This stems from many parents’ desires to “one-up” their peers, so to speak. If one parent brags that their child is the captain of the soccer team, another might wistfully recall that their child has no such honor on the basketball team, and decide to push their youthful athlete into extra sessions and practices so that someday, they, the parent might be able to brag to another about the star player in their family.
While ensuring that a child competes to the best of their ability isn’t necessarily something to be looked down upon, doing so at the expense of participation in other activities and sports can actually be detrimental to the young athlete. If a child is forced to spend much of their free time out of school and sports practicing even more, they can miss out on opportunities to grow and learn with their peers in a free, non-sports related way, such as playing tag or manhunt outside.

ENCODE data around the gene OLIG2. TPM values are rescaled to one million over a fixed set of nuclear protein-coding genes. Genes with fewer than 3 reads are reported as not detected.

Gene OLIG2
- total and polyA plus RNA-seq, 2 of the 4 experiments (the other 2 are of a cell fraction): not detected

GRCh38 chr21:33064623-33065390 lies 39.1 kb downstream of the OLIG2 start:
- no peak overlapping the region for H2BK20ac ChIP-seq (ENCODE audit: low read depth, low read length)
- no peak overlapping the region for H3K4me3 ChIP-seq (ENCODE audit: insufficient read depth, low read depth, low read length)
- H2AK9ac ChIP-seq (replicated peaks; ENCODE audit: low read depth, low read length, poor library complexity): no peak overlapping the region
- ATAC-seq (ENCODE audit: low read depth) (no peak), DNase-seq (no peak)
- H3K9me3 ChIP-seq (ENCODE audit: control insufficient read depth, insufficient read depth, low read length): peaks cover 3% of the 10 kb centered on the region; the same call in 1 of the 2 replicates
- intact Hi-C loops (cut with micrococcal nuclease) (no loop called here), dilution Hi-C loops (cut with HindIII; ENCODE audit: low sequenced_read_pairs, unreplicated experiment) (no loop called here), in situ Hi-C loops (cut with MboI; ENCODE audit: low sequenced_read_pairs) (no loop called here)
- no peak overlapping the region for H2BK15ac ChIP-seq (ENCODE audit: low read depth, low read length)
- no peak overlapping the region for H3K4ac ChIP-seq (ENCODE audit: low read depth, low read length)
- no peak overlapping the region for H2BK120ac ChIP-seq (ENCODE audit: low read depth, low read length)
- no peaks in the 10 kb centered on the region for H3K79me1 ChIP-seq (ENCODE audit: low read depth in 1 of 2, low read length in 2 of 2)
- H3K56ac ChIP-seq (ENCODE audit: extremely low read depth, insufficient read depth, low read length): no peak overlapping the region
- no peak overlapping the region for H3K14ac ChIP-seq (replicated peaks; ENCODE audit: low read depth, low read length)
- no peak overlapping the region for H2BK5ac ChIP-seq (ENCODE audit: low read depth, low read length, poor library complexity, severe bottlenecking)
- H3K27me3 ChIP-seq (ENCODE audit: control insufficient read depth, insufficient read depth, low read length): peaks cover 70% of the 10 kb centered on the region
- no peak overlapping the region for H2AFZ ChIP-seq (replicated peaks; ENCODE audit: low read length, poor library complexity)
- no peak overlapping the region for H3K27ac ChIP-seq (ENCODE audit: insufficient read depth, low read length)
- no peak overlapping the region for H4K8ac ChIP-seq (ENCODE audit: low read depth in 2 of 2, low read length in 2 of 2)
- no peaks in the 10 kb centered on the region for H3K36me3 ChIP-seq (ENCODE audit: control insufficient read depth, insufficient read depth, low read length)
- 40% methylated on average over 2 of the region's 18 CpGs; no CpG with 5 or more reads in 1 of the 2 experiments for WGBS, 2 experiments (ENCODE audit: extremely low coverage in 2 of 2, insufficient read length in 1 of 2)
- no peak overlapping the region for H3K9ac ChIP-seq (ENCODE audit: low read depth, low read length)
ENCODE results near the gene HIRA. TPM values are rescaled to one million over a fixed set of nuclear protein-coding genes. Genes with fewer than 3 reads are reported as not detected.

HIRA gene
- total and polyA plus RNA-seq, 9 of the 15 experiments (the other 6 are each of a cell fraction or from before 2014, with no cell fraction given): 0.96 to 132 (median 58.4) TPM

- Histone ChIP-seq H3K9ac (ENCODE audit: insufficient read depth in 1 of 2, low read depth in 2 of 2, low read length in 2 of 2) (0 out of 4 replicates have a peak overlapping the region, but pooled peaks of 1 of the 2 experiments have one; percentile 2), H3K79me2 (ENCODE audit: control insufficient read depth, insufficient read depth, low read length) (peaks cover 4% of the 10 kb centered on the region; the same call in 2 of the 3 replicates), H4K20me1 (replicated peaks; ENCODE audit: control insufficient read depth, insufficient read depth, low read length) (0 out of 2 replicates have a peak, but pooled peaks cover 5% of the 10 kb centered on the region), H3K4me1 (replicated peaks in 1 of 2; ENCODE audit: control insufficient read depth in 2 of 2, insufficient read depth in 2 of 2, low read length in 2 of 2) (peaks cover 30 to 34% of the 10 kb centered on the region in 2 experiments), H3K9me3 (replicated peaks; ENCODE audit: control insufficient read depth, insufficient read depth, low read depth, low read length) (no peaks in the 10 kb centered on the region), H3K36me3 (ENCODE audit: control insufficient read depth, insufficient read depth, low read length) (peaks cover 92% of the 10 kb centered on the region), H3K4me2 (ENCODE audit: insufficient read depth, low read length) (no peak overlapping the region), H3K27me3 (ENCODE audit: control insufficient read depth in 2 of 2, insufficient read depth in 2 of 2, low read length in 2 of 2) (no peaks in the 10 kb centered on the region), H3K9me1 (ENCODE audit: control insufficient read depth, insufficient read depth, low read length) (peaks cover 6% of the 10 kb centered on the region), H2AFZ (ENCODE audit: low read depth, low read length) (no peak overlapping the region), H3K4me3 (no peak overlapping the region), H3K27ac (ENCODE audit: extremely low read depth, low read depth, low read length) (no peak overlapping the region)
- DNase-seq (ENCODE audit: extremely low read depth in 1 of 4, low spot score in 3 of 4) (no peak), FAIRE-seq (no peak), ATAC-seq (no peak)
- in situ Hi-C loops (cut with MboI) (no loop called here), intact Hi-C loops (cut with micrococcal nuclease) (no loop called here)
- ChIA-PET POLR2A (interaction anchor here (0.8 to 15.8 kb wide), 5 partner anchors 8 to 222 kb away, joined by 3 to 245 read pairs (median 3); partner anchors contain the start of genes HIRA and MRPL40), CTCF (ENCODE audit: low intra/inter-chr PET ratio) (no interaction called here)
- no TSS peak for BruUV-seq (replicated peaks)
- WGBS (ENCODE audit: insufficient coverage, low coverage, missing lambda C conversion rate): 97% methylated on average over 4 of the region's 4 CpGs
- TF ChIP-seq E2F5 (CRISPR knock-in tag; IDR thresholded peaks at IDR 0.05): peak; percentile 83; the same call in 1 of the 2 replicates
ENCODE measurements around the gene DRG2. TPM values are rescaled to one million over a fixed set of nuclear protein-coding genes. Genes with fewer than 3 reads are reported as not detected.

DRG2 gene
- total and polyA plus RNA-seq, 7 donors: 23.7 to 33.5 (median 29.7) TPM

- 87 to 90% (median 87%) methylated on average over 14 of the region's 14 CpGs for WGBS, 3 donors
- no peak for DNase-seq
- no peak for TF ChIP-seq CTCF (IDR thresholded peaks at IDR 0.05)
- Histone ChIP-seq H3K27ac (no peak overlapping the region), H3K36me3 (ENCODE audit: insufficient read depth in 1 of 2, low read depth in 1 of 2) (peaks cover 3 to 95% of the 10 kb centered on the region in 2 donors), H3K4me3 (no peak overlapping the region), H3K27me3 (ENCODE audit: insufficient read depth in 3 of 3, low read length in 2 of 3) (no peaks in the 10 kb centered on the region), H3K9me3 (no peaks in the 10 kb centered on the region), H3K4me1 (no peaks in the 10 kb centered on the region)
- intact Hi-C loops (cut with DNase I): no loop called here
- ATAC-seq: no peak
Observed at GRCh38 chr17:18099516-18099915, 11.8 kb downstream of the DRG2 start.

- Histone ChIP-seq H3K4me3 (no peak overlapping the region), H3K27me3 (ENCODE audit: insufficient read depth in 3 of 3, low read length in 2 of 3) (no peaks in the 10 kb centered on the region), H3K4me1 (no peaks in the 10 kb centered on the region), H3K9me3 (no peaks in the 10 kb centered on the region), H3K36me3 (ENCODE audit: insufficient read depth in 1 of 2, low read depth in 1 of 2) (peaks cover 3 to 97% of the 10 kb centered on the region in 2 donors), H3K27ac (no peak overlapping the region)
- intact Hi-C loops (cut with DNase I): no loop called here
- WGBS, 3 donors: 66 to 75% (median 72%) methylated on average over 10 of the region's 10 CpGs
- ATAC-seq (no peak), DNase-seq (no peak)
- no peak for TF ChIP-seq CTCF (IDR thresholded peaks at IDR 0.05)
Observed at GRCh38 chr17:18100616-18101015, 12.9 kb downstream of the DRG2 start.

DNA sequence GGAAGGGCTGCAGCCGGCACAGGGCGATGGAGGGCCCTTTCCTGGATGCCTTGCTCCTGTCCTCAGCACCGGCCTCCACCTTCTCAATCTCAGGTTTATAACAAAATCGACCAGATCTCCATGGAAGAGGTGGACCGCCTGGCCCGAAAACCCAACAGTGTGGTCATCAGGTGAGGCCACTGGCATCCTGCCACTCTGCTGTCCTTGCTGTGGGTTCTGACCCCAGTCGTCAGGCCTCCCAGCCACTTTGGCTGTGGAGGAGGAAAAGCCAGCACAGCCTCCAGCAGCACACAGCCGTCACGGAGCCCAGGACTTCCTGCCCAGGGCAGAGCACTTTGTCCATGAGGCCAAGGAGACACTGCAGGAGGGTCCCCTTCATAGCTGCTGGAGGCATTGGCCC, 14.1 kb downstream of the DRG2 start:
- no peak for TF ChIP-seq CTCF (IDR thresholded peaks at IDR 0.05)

Additionally, if a parent decides that their child must be the best at whatever one sport they decide upon, the child may miss out on playing other sports that they may end up liking even more than the ones they are best at.
This also plays into the previous point, which is that parents are mapping out their children’s lives much further in advance than seems possible. If the choice has already been made that little Jimmy or little Suzy is going to attend a specific college on a specific sports scholarship, than opportunities to try new things will be few and far between.
When the decisions on what and where to play are taken out of the players’ hands, despite them being the ones doing the playing, they end up losing. Only by letting the children decide for themselves can they truly have a learning experience that can also be fun.
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